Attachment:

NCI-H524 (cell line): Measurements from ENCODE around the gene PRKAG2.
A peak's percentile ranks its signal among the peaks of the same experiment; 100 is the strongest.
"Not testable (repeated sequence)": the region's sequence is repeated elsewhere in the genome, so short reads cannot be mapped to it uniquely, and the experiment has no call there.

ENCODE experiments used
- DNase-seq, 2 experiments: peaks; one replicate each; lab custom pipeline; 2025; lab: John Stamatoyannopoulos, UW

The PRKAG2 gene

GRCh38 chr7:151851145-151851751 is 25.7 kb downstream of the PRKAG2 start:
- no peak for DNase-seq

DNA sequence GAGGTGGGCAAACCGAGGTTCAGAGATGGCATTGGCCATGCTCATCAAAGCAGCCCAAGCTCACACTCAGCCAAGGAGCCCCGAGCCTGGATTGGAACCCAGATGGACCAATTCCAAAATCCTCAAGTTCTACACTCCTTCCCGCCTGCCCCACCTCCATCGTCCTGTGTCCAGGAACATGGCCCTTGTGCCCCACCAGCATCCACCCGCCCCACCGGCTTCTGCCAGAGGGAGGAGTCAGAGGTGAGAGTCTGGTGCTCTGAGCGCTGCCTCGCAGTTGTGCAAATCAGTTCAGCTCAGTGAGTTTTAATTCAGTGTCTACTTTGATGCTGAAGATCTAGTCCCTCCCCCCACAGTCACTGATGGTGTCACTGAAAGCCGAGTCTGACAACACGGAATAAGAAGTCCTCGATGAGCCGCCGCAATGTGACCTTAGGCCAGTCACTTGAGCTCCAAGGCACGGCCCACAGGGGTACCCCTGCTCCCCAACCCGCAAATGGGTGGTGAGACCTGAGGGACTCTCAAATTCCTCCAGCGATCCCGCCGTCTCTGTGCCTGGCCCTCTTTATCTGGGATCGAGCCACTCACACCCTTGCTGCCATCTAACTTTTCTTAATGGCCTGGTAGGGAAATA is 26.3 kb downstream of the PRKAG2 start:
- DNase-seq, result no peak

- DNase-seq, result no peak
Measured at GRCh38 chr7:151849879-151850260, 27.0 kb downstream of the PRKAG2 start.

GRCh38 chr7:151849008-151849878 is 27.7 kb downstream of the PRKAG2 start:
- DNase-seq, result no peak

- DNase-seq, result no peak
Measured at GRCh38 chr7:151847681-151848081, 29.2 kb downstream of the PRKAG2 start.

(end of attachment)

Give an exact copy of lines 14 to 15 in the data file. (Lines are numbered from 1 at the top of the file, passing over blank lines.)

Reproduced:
- DNase-seq, result no peak

- DNase-seq, result no peak